While I know I harp on this far too often, I want to remind users of this blog that it is not political in nature.
Also, I understand that there has been no deficit of reporting on President Donald Trump. That said, when I read this article on Donald Trump (here’s the vocabulary-building and comprehension worksheet that accompanies it) in David S. Kidder and Noah Oppenheim’s. The Intellectual Devotional Modern Culture: Converse Confidently about Society and the Arts (Emmaus PA: Modern Times, 2008), from which I have developed a large number of readings and worksheets, I decided to work it up because of its historical interest. Nota bene the publication date, which is not before Mr. Trump first indicated an interest in running for president–that was 1999, as the article reports–but well before he ran. The article takes a bemused tone as it characterizes Trump, essentially, as a clown and a product of celebrity culture.
It also contains some information about Trump’s assets and his management of them that may well turn out, in the very near future, to be false. The Trump Organization returned from the edge of collapse, in the 1990s, it is clear, by taking in money from some dubious figures. Moreover, at least one of its lenders flagged some of his (as well as his those of his son-in-law, Jared Kushner) transactions as suspicious. This article argues that Trump emerged from his various bankruptcies by dint of his own genius. It has become increasingly difficult, under the circumstances, to believe that.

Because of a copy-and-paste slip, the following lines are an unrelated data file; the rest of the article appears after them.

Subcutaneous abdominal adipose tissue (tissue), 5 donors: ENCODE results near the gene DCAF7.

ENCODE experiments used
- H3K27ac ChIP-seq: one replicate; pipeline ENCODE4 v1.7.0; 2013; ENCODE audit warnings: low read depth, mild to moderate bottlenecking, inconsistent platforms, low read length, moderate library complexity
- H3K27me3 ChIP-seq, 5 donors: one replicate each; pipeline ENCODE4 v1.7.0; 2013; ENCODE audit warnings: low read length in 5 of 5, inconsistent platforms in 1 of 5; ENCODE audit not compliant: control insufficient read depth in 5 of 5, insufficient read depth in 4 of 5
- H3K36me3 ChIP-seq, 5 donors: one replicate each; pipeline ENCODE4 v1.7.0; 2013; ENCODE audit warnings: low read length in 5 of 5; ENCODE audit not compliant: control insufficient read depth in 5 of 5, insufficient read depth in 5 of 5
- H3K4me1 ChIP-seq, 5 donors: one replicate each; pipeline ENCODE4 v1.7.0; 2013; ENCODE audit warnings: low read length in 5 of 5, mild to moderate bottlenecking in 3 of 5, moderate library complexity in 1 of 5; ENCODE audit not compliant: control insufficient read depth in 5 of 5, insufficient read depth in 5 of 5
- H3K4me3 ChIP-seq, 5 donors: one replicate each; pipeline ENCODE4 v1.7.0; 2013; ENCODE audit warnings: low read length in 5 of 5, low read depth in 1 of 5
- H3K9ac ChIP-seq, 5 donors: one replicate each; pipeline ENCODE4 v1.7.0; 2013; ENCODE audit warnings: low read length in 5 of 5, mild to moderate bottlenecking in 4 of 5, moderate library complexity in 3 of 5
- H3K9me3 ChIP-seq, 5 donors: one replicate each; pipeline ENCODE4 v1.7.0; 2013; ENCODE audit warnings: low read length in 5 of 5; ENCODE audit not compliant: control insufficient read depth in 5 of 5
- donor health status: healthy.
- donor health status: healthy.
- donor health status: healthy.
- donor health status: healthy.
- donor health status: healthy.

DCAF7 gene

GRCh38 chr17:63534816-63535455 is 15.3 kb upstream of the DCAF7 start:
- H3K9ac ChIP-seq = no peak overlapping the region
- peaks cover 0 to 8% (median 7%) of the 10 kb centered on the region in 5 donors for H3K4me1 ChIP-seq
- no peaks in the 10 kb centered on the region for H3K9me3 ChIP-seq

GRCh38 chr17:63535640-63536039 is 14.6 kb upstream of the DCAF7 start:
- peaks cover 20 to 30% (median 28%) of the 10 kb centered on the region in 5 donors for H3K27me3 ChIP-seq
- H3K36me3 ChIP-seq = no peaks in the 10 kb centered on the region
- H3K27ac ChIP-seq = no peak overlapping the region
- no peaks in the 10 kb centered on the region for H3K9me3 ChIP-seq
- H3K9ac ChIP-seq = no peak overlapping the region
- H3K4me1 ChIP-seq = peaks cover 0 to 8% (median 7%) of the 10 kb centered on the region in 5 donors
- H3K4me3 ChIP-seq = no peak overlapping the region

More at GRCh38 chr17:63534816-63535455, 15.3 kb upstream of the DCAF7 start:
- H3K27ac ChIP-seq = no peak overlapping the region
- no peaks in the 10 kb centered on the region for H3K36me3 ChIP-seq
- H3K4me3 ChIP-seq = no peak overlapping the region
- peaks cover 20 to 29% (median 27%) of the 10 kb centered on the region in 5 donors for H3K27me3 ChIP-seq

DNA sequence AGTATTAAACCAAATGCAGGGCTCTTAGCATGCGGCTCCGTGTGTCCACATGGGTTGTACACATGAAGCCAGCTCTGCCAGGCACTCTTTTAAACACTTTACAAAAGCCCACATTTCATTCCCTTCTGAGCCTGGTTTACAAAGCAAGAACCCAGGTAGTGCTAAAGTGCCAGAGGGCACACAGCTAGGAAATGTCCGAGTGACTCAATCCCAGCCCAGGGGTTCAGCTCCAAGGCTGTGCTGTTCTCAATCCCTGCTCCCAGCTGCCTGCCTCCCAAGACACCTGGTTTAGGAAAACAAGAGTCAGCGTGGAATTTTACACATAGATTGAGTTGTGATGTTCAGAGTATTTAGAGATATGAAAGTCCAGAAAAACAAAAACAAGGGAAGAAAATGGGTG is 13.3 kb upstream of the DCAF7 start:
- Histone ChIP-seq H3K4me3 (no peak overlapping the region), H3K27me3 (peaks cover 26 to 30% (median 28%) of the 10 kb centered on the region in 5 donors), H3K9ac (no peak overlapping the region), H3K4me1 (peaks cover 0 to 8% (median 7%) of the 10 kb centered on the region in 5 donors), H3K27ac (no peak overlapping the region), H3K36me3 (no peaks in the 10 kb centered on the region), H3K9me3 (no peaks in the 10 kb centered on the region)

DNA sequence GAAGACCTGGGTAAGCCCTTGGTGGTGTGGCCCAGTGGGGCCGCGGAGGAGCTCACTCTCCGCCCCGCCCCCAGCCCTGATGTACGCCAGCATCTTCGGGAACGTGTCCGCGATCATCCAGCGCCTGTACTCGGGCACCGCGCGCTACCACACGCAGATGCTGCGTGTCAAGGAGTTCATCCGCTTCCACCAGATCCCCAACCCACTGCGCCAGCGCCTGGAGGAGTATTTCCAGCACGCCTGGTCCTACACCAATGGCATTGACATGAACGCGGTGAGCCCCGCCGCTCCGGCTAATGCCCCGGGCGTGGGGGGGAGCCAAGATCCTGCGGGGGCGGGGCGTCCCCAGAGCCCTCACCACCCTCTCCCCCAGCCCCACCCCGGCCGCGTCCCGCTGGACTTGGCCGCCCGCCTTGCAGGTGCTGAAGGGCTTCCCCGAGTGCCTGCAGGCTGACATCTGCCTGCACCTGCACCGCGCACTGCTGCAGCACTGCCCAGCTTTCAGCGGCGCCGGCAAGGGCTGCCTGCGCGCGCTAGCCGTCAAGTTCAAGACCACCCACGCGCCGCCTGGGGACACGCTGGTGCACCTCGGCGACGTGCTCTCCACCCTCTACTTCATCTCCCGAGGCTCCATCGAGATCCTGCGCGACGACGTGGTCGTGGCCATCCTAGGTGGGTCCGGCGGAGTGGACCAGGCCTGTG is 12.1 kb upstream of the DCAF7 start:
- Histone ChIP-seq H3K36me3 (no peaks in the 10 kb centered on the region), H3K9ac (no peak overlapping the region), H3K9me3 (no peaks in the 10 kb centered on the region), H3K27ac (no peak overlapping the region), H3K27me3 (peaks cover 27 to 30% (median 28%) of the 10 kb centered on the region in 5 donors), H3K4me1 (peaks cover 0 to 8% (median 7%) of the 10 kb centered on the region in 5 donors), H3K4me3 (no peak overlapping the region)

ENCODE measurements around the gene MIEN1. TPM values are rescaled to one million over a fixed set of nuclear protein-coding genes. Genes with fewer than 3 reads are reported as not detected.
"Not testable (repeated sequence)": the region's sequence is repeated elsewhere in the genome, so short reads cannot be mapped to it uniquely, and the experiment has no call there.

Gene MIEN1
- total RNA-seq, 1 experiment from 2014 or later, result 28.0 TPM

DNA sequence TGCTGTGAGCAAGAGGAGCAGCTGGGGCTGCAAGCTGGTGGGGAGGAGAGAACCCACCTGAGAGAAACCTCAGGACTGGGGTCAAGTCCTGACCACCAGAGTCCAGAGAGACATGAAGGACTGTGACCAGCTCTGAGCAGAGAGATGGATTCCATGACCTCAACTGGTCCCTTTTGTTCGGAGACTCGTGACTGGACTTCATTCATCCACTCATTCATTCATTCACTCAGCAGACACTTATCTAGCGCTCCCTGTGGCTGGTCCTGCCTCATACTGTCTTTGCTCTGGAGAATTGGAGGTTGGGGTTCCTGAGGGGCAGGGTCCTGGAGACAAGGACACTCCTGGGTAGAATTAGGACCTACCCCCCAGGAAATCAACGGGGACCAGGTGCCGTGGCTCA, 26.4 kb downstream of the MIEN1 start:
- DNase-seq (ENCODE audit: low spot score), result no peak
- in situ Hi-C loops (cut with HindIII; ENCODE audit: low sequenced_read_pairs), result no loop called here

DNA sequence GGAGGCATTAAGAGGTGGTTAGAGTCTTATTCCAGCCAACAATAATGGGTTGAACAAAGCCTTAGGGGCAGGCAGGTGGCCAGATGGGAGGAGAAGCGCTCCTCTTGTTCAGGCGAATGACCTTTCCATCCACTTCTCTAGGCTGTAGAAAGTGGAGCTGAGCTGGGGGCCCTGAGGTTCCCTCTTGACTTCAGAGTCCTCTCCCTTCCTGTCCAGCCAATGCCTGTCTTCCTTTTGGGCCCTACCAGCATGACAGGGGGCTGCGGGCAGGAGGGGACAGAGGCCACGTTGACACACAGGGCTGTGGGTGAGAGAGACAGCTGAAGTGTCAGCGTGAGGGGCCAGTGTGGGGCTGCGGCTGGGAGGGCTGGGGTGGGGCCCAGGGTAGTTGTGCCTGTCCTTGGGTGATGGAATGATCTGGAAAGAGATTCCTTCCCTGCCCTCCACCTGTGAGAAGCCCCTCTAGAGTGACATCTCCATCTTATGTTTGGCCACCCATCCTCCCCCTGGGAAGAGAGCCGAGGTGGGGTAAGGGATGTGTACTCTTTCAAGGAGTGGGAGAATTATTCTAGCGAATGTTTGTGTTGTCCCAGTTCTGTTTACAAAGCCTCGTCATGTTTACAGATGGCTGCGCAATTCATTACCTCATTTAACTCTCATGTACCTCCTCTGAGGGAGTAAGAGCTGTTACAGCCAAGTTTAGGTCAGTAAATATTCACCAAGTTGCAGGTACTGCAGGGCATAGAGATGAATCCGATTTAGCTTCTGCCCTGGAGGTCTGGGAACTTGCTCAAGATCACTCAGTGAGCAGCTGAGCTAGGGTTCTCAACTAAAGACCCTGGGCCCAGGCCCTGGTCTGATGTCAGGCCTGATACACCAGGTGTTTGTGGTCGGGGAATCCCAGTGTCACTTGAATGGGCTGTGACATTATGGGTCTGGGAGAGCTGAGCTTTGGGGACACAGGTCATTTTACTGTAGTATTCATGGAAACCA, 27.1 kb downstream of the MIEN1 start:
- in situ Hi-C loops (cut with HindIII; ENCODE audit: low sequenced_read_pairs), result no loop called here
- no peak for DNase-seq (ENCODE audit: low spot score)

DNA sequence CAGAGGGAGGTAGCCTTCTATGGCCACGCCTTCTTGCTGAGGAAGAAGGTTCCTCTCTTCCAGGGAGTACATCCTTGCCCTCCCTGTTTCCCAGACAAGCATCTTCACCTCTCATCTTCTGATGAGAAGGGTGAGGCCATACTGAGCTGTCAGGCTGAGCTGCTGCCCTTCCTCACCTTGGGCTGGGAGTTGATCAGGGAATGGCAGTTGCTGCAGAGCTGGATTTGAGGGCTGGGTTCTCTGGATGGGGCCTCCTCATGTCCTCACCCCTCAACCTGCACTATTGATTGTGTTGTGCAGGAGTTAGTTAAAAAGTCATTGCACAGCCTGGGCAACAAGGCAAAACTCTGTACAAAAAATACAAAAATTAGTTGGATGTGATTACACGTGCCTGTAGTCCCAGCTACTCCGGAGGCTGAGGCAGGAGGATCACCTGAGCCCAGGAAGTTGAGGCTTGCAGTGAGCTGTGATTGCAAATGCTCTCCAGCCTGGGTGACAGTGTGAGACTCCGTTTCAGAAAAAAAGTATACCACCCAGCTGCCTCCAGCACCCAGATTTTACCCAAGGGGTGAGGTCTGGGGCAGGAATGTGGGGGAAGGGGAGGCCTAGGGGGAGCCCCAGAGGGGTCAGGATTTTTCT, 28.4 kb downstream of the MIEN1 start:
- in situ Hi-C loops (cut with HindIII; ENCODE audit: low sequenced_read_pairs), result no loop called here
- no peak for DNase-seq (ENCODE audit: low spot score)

All of this is under investigation by both the Southern District of New York and the Manhattan District Attorney’s office. So this reading may turn out to be an interesting avenue for historical inquiry concerning the Trump presidency. He kept his own mythology alive for far longer than the facts supported it. The question for students is this: how did Trump accomplish that? How are the news and entertainment media in particular and our culture in general culpable in this man’s lies?
If you find typos in these documents, I would appreciate a notification. And, as always, if you find this material useful in your practice, I would be grateful to hear what you think of it. I seek your peer review.